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Marking to Market, Liquidity, and Financial Stability

Author

Listed:
  • Plantin, Guillaume

    (Carnegie Mellon U)

  • Sapra, Haresh

    (U Chicago)

  • Shin, Hyun-Song

    (London School of Economics)

Abstract

This paper explores the financial stability implications of mark-to-market accounting, in particular its tendency to amplify financial cycles and the "reach for yield." Market prices play a dual role. Not only do they serve as a signal of the underlying fundamentals and the actions taken by market participants, they also serve a certification role and thereby influence these actions. When actions affect prices, and prices affect actions, the loop thus created can generate amplified responses--both in creating bubble-like booms in asset prices, and also in magnifying distress episodes in downturns.

Suggested Citation

  • Plantin, Guillaume & Sapra, Haresh & Shin, Hyun-Song, 2005. "Marking to Market, Liquidity, and Financial Stability," Monetary and Economic Studies, Institute for Monetary and Economic Studies, Bank of Japan, vol. 23(S1), pages 133-155, October.
  • Handle: RePEc:ime:imemes:v:23:y:2005:i:s1:p:133-155
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    File URL: http://www.imes.boj.or.jp/research/papers/english/me23-s1-7.pdf
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    References listed on IDEAS

    as
    1. C. H. Furfine, 1999. "Interbank exposures: quantifying the risk of contagion," BIS Working Papers 70, Bank for International Settlements.
    2. Jackson, Patricia & Perraudin, William & Saporta, Victoria, 2002. "Regulatory and "economic" solvency standards for internationally active banks," Journal of Banking & Finance, Elsevier, vol. 26(5), pages 953-976, May.
    3. Isabel Schnabel & Hyun Song Shin, 2004. "Liquidity and Contagion: The Crisis of 1763," Journal of the European Economic Association, MIT Press, vol. 2(6), pages 929-968, December.
    4. Upper, Christian & Worms, Andreas, 2004. "Estimating bilateral exposures in the German interbank market: Is there a danger of contagion?," European Economic Review, Elsevier, vol. 48(4), pages 827-849, August.
    5. Douglas W. Diamond & Raghuram G. Rajan, 2005. "Liquidity Shortages and Banking Crises," Journal of Finance, American Finance Association, vol. 60(2), pages 615-647, April.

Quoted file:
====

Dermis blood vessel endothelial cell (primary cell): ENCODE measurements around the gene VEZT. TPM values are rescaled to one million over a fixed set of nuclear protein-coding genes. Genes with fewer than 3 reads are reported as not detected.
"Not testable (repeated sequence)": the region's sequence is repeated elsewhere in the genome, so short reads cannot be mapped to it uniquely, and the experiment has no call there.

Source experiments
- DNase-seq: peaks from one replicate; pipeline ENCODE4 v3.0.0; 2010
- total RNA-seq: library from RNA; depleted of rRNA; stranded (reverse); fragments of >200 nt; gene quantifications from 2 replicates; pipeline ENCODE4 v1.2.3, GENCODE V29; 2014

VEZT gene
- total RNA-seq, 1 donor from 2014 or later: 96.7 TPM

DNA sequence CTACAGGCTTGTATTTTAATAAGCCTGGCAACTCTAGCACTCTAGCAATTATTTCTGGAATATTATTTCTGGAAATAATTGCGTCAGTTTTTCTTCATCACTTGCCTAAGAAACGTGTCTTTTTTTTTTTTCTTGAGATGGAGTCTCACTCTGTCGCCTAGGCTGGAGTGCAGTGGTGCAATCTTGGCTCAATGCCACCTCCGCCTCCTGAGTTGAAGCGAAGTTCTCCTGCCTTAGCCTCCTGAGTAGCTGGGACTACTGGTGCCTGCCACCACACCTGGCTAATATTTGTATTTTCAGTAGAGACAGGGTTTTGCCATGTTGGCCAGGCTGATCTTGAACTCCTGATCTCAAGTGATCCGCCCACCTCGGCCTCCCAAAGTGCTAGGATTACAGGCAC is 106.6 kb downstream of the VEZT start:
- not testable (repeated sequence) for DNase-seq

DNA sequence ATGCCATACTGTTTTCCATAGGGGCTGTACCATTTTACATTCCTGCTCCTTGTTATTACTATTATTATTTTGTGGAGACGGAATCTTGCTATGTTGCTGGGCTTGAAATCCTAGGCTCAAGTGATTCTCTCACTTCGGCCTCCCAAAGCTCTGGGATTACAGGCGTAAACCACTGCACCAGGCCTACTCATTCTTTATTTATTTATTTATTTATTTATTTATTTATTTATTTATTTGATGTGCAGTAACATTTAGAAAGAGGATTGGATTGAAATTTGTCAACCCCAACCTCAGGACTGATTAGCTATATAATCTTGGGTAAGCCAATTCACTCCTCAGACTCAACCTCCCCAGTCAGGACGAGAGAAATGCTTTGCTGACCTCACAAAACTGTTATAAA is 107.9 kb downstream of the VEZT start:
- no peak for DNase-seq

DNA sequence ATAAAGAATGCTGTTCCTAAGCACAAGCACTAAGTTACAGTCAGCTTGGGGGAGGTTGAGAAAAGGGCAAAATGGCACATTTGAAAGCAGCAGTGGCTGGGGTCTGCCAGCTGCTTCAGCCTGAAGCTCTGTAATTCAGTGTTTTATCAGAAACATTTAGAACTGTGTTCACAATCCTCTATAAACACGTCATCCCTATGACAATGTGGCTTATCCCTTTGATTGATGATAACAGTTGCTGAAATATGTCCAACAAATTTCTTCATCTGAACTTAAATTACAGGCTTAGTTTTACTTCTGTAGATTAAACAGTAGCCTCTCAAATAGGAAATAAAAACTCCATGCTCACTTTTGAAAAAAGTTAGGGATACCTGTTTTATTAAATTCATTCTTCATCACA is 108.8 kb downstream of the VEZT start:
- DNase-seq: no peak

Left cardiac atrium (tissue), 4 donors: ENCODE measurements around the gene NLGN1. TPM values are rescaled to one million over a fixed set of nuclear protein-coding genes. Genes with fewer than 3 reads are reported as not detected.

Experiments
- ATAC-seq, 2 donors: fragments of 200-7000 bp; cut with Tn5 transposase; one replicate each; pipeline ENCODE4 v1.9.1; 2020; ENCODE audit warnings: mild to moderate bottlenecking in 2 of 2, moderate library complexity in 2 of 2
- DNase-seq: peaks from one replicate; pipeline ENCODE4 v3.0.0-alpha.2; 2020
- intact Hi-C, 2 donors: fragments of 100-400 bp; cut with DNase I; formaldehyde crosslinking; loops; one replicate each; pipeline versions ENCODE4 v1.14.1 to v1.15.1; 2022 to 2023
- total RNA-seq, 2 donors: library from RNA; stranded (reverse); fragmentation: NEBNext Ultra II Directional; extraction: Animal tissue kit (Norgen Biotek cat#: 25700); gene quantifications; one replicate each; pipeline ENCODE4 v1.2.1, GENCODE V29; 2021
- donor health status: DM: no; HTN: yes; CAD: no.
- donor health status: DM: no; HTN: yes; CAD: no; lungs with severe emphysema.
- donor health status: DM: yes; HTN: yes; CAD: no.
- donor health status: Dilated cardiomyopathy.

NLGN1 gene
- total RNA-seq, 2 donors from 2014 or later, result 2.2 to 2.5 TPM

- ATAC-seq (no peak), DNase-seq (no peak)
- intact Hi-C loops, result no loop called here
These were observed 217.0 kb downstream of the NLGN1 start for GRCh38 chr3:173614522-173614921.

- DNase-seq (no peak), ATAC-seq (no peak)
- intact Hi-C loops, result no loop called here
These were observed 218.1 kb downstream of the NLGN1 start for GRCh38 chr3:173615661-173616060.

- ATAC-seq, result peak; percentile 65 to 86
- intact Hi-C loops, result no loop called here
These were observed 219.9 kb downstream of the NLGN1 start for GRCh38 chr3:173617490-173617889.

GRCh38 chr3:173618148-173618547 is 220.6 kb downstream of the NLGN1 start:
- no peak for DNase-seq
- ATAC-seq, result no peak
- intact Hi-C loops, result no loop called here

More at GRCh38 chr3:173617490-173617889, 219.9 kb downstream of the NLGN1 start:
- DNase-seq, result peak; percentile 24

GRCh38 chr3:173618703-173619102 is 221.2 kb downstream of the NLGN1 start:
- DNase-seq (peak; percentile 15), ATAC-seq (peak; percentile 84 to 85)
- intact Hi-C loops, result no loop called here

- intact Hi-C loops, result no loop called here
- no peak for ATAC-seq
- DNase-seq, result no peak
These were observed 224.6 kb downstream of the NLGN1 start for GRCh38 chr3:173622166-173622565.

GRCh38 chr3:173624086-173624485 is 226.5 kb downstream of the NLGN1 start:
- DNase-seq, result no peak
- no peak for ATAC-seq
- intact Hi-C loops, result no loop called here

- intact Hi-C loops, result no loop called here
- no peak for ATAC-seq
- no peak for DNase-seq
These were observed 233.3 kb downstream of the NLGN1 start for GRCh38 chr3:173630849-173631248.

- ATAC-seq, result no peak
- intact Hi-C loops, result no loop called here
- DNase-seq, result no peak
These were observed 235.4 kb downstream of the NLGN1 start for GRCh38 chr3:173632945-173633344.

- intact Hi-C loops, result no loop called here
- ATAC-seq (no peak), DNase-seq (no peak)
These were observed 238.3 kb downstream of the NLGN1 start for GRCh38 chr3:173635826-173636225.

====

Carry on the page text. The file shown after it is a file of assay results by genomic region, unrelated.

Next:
6. Shapley, Lloyd S & Shubik, Martin, 1977. "Trade Using One Commodity as a Means of Payment," Journal of Political Economy, University of Chicago Press, vol. 85(5), pages 937-968, October.
    7. George Sheldon & Martin Maurer, 1998. "Interbank Lending and Systemic Risk: An Empirical Analysis for Switzerland," Swiss Journal of Economics and Statistics (SJES), Swiss Society of Economics and Statistics (SSES), vol. 134(IV), pages 685-704, December.
    8. Craig Furfine, 1999. "Interbank exposures: quantifying the risk of contagion," Proceedings 633, Federal Reserve Bank of Chicago.
    9. Morris, Stephen & Shin, Hyun Song, 1999. "Risk Management with Interdependent Choice," Oxford Review of Economic Policy, Oxford University Press, vol. 15(3), pages 52-62, Autumn.
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    Citations

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    Cited by:

    1. Daniel Pérez & Vicente Salas-Fumás & Jesús Saurina, 2011. "Do dynamic provisions reduce income smoothing using loan Loss provisions?," Working Papers 1118, Banco de España;Working Papers Homepage.
    2. Ilhyock Shim & Goetz von Peter, 2007. "Distress selling and asset market feedback," BIS Working Papers 229, Bank for International Settlements.
    3. Dairo Estrada & Daniel Osorio, 2006. "A Market Risk Approach to Liquidity Risk and Financial Contagion," Ensayos sobre Política Económica, Banco de la Republica de Colombia, vol. 24(50), pages 242-271, Junio.
    4. Beltratti, Andrea & Spear, Nasser & Szabo, Mark Daniel, 2013. "The Value Relevance and Timeliness of Write-downs During the Financial Crisis of 2007–2009," The International Journal of Accounting, Elsevier, vol. 48(4), pages 467-494.

    More about this item

    JEL classification:

    • E43 - Macroeconomics and Monetary Economics - - Money and Interest Rates - - - Interest Rates: Determination, Term Structure, and Effects
    • E44 - Macroeconomics and Monetary Economics - - Money and Interest Rates - - - Financial Markets and the Macroeconomy
    • E52 - Macroeconomics and Monetary Economics - - Monetary Policy, Central Banking, and the Supply of Money and Credit - - - Monetary Policy
    • G20 - Financial Economics - - Financial Institutions and Services - - - General
    • G28 - Financial Economics - - Financial Institutions and Services - - - Government Policy and Regulation
    • E31 - Macroeconomics and Monetary Economics - - Prices, Business Fluctuations, and Cycles - - - Price Level; Inflation; Deflation

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